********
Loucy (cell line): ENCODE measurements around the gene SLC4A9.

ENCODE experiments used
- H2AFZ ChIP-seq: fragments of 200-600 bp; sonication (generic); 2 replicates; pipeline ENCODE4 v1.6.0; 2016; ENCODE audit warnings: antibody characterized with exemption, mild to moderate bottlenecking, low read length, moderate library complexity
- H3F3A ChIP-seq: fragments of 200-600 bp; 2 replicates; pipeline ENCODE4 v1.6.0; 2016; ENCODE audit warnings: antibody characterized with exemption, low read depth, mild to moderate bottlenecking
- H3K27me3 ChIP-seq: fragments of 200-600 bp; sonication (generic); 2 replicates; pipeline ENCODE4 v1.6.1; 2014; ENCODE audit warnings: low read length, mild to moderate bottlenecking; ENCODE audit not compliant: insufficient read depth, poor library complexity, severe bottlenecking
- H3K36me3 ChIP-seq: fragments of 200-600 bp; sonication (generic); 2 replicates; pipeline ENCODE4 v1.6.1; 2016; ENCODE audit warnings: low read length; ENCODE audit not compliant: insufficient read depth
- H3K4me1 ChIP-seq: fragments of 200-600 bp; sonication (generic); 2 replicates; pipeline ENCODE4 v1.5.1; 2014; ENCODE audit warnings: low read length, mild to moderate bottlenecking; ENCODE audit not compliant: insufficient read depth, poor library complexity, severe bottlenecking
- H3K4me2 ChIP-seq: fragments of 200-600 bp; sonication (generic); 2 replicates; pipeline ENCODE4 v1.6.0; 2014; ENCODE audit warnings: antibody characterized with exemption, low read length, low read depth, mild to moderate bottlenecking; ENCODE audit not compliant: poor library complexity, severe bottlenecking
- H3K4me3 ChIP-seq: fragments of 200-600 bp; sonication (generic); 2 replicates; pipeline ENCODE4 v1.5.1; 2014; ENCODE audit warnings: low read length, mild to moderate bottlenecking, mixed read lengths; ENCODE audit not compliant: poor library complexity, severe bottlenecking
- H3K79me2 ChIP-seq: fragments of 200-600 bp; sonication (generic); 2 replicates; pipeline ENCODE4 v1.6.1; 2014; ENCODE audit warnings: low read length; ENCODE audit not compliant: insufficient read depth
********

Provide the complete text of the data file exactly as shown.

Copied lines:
Loucy (cell line): ENCODE measurements around the gene SLC4A9.

ENCODE experiments used
- H2AFZ ChIP-seq: fragments of 200-600 bp; sonication (generic); 2 replicates; pipeline ENCODE4 v1.6.0; 2016; ENCODE audit warnings: antibody characterized with exemption, mild to moderate bottlenecking, low read length, moderate library complexity
- H3F3A ChIP-seq: fragments of 200-600 bp; 2 replicates; pipeline ENCODE4 v1.6.0; 2016; ENCODE audit warnings: antibody characterized with exemption, low read depth, mild to moderate bottlenecking
- H3K27me3 ChIP-seq: fragments of 200-600 bp; sonication (generic); 2 replicates; pipeline ENCODE4 v1.6.1; 2014; ENCODE audit warnings: low read length, mild to moderate bottlenecking; ENCODE audit not compliant: insufficient read depth, poor library complexity, severe bottlenecking
- H3K36me3 ChIP-seq: fragments of 200-600 bp; sonication (generic); 2 replicates; pipeline ENCODE4 v1.6.1; 2016; ENCODE audit warnings: low read length; ENCODE audit not compliant: insufficient read depth
- H3K4me1 ChIP-seq: fragments of 200-600 bp; sonication (generic); 2 replicates; pipeline ENCODE4 v1.5.1; 2014; ENCODE audit warnings: low read length, mild to moderate bottlenecking; ENCODE audit not compliant: insufficient read depth, poor library complexity, severe bottlenecking
- H3K4me2 ChIP-seq: fragments of 200-600 bp; sonication (generic); 2 replicates; pipeline ENCODE4 v1.6.0; 2014; ENCODE audit warnings: antibody characterized with exemption, low read length, low read depth, mild to moderate bottlenecking; ENCODE audit not compliant: poor library complexity, severe bottlenecking
- H3K4me3 ChIP-seq: fragments of 200-600 bp; sonication (generic); 2 replicates; pipeline ENCODE4 v1.5.1; 2014; ENCODE audit warnings: low read length, mild to moderate bottlenecking, mixed read lengths; ENCODE audit not compliant: poor library complexity, severe bottlenecking
- H3K79me2 ChIP-seq: fragments of 200-600 bp; sonication (generic); 2 replicates; pipeline ENCODE4 v1.6.1; 2014; ENCODE audit warnings: low read length; ENCODE audit not compliant: insufficient read depth